in Self-Help

Endurance Sports for Life Avoidance; Relationships and Training

It’s the title of my new eBook – Endurance Sports for Life Avoidance: How to escape your job, your family, and whatever other issues you don’t really want to deal with.

You get to spend hours and hours away from anyone who isn’t following your training plan; you can’t go out at night because you need to foam roll and get as much sleep as possible; you can’t have meetings between 11 and 2pm because you leave work for long lunch runs; and you can’t go out to eat because you’re following a strict diet of some kind.

You can kick back and relax when there’s yard work to be done, because seriously you can’t risk putting your back out or getting too tired. You use all your savings on the latest and greatest gear and those hefty race fees and travel expenses (oh and all your vacation time too), which means you probably can’t go anywhere for Christmas (aw shucks sorry Aunt Peggie!).

Who wouldn’t want this life style? Or rather, be partnered to someone with this lifestyle?

I’ve heard many times of athlete’s spouses giving (or not giving) them permission to train for a race. The first time I heard that, I thought A) there was seriously something wrong with their relationship and B) it always seemed to be the wives who were stingy with this so-called permission, as I had never heard of someone’s husband denying this privilege. I won’t even begin to go into the gender dynamics of that, but I’ve heard this many, many times.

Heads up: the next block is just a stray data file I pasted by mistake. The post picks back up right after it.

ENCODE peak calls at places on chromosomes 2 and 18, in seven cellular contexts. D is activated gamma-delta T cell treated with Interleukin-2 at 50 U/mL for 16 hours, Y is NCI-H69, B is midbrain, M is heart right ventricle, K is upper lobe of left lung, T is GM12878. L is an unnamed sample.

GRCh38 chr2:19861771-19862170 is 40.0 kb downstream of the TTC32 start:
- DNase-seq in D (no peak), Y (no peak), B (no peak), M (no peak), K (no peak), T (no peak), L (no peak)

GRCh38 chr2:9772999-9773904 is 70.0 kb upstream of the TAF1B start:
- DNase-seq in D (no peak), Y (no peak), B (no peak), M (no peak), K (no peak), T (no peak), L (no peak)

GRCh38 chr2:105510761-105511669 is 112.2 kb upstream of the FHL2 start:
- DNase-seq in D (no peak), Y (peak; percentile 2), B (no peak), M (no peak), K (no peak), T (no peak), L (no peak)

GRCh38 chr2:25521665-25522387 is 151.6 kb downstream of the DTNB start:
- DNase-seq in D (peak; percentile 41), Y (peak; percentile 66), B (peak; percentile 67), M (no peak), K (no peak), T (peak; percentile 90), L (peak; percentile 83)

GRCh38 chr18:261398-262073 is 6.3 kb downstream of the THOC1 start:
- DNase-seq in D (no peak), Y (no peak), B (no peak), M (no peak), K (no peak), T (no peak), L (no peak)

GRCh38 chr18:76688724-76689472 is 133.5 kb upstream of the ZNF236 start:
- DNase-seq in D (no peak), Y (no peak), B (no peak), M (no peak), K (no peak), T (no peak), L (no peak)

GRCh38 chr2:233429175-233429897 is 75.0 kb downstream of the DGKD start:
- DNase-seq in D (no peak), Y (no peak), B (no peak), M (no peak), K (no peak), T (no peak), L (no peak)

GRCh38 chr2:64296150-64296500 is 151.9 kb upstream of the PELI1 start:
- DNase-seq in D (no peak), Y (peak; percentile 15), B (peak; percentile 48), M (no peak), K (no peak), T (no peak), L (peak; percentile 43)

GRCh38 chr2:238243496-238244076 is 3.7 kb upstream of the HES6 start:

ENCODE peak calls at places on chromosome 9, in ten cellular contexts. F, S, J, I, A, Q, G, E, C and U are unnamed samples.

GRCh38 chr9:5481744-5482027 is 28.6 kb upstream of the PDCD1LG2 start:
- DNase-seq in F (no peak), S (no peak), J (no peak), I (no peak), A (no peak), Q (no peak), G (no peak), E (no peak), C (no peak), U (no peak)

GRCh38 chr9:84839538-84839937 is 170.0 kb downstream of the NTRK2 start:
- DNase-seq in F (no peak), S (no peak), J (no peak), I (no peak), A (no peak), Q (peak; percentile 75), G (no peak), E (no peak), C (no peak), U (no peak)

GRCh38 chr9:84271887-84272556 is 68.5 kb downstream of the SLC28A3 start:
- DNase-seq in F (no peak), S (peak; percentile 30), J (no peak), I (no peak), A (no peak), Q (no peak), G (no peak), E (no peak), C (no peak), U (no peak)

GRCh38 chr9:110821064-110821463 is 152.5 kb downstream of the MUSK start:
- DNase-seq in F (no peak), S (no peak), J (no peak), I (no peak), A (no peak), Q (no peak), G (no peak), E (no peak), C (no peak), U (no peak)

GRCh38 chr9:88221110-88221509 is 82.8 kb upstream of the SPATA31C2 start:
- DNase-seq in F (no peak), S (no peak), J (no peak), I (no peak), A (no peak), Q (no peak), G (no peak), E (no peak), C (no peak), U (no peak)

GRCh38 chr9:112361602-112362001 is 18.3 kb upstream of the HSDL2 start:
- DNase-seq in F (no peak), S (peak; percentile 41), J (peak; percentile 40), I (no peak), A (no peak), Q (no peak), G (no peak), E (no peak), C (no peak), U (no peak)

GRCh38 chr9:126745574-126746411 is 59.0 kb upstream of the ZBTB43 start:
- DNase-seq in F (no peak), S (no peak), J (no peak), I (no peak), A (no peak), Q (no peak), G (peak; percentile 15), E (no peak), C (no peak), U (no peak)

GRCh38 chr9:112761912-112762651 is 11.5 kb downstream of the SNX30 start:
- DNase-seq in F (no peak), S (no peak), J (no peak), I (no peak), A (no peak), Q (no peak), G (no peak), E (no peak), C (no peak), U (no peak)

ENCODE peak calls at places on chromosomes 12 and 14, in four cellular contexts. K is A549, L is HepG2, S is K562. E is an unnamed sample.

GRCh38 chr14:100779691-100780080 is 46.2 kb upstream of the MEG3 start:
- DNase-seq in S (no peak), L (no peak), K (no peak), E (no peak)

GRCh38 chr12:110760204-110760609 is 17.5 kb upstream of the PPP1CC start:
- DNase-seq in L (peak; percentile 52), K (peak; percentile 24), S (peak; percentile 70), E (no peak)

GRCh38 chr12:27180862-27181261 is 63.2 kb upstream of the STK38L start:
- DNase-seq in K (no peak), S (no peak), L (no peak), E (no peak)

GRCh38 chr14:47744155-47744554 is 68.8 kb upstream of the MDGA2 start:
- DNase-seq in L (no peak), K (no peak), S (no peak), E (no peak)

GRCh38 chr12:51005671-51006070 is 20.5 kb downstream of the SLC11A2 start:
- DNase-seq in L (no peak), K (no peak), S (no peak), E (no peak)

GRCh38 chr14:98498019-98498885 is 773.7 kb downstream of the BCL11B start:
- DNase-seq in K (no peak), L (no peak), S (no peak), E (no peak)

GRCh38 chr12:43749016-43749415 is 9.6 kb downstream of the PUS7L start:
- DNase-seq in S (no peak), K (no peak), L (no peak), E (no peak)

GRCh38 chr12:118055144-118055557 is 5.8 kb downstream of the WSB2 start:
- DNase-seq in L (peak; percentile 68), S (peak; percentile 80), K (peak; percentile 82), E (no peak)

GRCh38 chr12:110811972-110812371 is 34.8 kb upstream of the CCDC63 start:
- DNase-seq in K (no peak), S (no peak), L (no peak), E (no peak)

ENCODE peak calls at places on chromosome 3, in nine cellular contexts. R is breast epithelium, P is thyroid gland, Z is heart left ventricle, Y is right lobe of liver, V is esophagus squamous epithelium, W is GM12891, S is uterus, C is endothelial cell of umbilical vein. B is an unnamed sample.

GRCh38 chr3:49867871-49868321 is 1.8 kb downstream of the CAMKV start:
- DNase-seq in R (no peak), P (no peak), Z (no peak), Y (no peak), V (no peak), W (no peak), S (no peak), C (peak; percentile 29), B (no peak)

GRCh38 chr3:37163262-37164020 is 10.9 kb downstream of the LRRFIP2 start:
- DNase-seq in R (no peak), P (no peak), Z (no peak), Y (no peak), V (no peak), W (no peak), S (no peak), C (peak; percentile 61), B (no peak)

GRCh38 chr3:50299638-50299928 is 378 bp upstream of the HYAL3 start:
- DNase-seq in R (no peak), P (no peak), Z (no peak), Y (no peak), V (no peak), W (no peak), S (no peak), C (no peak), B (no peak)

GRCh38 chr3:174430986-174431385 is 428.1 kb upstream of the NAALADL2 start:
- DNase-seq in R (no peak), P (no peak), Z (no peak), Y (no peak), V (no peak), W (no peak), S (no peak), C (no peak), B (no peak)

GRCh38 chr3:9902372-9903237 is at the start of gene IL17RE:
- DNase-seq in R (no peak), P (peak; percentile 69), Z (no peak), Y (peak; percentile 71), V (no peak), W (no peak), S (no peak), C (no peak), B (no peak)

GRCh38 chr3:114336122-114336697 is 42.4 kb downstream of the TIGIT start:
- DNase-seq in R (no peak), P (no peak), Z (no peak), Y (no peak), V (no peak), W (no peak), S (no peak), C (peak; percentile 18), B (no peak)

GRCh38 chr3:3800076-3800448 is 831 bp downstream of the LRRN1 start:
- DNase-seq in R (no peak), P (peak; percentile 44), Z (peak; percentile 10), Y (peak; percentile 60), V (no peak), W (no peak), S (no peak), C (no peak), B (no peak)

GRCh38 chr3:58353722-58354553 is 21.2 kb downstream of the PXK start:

But now that I’m married and have been training for endurance events for a while, I am beginning to understand. It takes up all of your free time, all of your money, and prevents you from doing all sorts of things. It’s not just a little hobby, it’s basically a  part (or full) time job. If you’re serious about it and it’s your main passion, it takes up all of your mental and physical energy.

Which can be pretty tough on a relationship, if the other party isn’t into it. Some people need to spend more time together then others, and you have to be pretty careful to make sure you’re not ignoring your partner or being too selfish with your own needs. It’s a tricky balancing act: balancing your own mental and physical health, your motivation and fun-having, your partner, your family, your job, your wallet; it’s no easy task. I have no magic formula, other then constant reflection and check-ins. Are you still having fun? Is your partner still on board? How can you have more fun and your partner have more fun too?

I put everything in terms of “fun” but I mean fulfillment. Joy. If the workouts feel like an escape, and the thought of a rest day fills you with dread, it may be time to examine that feeling. Are you avoiding something, someone, or even avoiding yourself? Spending long hours in the saddle can be meditative and a stress-reliever, but they can also be just as addictive as anything else.

Endurance sports can either be a way to avoid your life or it can be a way to enhance your life. I am aiming for the latter.